Seven Rules for Writing Science-Based Fiction
Fiction with a scientific angle has seen a major renaissance in recent years, from The Martian to The Circle to apocalyptic novels like Wool. Movies such as Interstellar, Life, Avatar, and Arrival have captured the public’s imagination with their science-heavy themes. What’s going on here? Isn’t this the age of antiscience?
Remember Star Trek? In the sixties and seventies, the future of scientific advances seemed limitless. We were traveling to the moon, exceeding our earthly boundaries. Atomic power would give us unlimited energy and the ability to create flying cars, self-cooked meals, and robot servants like those imagined in the Jetsons cartoon.
But the seventies gave us a big dose of reality. Technology had promise, but it had problems, too. We had The China Syndrome and The Andromeda Strain and other apocalyptic visions of the future. Suddenly, the promise of technology seemed more like a threat, and people began to retreat into old-world ideas like spiritualism, paganism, and astrology.
We eventually moved out of that period into the Internet age, where technology once again ruled. It was exciting at first, with advancements including the Internet and the iPhone capturing our imaginations. It didn’t take long, however, for technology to lose its sense of wonder. Standing in line for the latest iPhone doesn’t seem as exciting as it once did. We’ve become overwhelmed and bored with technology, at least at the consumer level. Truly astounding technological advances like self-driving cars seem almost passé, but groundbreaking entrepreneurs like Elon Musk continue to remind us that technology can be both wondrous and awe-inspiring.
Enter the “new” science-based novel. Apocalyptic dystopias have dominated the fictional landscape lately, but we as a society can remain depressed for only so long. We hunger for inspiration and the promise of technology to solve our modern challenges. The success of The Martian may have been technical in nature, but its true theme centered on how we can use our creativity and inventiveness to get out of difficult situations. The Martian was basically “Robinson Crusoe on Mars,” and that’s a good thing.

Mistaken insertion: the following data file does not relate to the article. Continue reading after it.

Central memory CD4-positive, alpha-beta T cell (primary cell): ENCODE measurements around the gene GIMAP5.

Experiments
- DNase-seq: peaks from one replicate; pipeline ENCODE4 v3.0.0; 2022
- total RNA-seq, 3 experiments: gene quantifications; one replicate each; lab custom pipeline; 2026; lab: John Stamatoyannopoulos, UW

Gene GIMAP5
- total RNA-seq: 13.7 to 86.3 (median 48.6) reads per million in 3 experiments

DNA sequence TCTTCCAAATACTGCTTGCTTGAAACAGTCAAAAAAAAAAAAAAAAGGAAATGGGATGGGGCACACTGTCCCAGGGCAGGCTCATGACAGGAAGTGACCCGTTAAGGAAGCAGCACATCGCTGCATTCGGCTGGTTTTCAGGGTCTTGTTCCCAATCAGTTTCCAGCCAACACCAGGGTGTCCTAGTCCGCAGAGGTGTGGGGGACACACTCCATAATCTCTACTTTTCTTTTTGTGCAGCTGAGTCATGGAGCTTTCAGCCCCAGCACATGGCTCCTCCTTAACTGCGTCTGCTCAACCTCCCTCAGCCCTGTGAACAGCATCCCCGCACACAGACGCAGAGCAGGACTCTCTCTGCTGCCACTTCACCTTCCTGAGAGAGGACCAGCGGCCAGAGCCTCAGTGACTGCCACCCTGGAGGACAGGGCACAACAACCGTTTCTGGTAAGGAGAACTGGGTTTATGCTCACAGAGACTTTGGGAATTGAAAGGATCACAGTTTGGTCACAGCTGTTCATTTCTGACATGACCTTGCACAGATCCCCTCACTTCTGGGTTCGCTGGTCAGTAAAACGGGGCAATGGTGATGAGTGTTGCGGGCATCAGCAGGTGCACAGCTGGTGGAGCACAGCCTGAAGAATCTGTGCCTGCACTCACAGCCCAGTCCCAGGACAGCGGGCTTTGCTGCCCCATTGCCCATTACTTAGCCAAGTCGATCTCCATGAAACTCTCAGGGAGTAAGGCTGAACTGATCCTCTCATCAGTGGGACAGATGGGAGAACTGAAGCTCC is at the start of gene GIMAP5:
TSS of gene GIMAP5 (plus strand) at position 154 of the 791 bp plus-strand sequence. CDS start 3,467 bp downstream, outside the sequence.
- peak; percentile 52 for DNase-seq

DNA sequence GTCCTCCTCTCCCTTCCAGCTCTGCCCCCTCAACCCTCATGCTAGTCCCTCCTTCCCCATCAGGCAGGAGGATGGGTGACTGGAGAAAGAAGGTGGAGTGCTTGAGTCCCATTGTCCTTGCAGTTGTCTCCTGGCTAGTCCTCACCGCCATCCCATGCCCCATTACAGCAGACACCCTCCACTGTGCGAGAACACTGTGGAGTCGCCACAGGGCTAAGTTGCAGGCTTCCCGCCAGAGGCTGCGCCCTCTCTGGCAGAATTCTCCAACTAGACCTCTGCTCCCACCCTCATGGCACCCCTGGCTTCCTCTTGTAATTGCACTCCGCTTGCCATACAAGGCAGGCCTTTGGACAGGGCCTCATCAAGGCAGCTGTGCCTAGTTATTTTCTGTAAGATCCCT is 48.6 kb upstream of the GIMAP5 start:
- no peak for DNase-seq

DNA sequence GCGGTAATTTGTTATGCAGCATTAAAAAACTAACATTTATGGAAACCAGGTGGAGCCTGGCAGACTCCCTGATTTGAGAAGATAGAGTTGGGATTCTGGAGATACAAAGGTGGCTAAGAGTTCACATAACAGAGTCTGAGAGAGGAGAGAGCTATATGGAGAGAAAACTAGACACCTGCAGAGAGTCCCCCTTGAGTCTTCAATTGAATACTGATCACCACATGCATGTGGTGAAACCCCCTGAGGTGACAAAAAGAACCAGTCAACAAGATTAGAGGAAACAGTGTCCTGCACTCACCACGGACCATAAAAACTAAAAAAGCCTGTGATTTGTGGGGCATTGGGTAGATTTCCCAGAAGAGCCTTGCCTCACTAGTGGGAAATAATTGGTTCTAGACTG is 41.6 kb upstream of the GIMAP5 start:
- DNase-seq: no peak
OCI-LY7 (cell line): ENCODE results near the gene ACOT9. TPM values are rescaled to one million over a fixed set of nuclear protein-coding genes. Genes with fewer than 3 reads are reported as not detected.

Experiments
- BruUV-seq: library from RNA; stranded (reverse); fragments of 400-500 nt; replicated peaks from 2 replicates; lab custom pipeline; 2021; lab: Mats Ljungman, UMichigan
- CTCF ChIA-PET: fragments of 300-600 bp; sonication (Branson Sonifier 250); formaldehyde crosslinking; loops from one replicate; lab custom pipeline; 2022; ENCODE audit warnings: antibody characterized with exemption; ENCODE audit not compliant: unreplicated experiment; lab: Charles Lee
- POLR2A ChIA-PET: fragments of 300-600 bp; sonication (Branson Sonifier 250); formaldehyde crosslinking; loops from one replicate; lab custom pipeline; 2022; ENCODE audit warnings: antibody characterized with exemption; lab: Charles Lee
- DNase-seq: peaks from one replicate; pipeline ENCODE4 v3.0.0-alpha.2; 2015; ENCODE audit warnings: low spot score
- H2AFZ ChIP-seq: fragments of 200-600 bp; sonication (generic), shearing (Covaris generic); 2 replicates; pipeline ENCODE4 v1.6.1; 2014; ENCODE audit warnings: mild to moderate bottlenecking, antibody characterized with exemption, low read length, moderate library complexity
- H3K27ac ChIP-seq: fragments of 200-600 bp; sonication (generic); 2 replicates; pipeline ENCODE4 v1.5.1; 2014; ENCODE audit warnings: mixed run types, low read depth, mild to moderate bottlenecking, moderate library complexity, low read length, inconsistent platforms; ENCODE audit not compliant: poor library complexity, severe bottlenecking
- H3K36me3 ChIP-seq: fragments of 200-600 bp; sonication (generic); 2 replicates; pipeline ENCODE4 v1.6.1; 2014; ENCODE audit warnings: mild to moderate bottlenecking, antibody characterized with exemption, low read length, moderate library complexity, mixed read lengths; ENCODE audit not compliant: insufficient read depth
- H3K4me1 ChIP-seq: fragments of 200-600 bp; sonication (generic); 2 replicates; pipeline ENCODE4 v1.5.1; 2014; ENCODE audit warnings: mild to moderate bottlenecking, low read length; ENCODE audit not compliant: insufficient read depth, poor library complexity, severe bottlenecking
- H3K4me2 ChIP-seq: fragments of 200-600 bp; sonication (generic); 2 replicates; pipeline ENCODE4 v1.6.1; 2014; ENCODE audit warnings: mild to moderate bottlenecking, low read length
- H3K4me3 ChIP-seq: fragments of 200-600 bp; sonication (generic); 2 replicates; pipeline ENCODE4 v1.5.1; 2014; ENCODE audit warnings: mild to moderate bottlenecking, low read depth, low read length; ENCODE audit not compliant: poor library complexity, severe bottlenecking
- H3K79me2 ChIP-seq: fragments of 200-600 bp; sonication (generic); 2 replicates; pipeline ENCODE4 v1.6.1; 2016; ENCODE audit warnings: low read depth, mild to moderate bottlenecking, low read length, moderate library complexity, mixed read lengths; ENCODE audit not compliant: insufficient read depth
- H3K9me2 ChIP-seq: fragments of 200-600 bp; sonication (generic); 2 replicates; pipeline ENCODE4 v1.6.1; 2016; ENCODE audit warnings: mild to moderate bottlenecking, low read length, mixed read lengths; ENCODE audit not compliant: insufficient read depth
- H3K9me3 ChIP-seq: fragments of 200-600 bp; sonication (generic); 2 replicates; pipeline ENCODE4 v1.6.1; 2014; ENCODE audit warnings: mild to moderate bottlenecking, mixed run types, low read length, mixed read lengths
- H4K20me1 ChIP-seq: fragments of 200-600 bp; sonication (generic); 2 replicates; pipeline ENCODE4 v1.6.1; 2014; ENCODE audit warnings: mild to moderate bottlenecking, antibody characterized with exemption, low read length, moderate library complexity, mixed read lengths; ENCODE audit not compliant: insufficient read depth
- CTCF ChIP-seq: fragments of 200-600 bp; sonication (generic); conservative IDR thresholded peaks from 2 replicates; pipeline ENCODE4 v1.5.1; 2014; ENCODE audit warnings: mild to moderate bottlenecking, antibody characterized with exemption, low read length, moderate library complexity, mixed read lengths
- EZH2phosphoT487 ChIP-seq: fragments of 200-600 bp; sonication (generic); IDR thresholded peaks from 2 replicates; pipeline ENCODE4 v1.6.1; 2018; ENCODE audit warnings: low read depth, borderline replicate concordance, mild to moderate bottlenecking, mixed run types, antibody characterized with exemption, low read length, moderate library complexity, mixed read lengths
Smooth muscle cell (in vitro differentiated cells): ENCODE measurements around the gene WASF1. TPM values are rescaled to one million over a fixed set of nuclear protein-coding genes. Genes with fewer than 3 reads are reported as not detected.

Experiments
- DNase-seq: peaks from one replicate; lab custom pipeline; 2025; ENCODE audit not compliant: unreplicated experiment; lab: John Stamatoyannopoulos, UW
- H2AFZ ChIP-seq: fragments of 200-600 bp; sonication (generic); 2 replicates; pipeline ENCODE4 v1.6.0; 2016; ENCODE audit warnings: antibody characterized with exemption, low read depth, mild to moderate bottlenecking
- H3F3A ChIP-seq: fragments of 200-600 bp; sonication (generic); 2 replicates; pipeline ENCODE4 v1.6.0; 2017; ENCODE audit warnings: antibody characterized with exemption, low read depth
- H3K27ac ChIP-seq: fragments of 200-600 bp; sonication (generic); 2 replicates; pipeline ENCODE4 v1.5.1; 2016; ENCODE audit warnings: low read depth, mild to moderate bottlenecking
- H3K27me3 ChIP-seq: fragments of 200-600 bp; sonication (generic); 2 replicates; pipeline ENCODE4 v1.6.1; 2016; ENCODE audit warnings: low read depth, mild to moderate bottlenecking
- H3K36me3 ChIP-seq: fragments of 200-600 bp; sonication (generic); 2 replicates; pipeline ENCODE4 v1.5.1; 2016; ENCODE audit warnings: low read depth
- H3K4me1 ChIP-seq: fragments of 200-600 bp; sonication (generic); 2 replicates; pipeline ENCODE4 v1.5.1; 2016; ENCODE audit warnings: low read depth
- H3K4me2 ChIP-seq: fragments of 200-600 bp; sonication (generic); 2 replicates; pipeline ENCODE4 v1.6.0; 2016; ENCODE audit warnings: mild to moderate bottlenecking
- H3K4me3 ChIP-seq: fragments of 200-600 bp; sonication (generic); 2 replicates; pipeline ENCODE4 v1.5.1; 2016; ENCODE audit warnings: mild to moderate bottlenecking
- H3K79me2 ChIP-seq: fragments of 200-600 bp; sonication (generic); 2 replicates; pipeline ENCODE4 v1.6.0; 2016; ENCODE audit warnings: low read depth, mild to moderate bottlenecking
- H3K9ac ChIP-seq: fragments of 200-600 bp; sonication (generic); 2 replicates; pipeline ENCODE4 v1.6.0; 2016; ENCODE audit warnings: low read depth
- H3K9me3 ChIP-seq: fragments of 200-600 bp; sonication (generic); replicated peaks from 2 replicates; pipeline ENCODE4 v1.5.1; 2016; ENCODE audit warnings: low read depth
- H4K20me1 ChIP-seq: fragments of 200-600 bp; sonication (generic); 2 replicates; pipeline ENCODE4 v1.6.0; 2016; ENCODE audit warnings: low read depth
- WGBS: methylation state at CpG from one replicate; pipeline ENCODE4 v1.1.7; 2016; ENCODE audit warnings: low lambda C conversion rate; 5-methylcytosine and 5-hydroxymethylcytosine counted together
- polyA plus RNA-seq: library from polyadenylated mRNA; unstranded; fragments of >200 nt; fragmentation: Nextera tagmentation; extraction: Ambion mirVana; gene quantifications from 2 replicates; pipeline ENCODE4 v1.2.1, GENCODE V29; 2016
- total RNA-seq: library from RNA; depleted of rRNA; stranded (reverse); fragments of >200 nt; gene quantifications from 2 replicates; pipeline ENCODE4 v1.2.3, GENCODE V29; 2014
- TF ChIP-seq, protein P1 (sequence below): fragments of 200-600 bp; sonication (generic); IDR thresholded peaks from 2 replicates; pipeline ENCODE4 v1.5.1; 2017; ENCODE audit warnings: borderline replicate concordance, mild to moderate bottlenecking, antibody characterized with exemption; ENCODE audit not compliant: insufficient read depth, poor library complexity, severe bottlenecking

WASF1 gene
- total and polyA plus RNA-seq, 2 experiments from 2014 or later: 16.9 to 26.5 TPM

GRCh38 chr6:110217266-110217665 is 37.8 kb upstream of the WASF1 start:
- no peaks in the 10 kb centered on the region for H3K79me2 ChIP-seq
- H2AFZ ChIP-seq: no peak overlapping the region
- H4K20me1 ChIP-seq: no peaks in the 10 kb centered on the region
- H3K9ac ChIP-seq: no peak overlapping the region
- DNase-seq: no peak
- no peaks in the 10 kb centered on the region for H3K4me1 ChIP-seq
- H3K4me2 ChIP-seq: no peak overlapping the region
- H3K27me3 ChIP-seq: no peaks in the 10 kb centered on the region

Science-based novels still pose a challenge for modern writers. It’s easy to overdo the science. Let’s look at seven rules for writing successful science-based novels. Why seven? Because ten rules are passé. The number seven has historical significance, from Hebrew text and Native American culture to medieval pagan religions.
1) The future is about the past.
All technological advancement starts with history and society’s accumulated body of knowledge, so it’s always good to link your science story to historical events or former scientists whenever possible. Readers enjoy watching the journey of an idea from past to present to future.
2) Science is a tool, not a goal.
Compelling stories have always been about people, not things. That doesn’t change with science-based fiction. The scientific theme of your story should never take precedence over the hero’s journey and the challenges he or she may encounter. A little science goes a long way. While The Martian had a good deal of technical detail, the main core of the story centered on Mark Watney’s struggle to stay alive and NASA’s efforts to rescue him.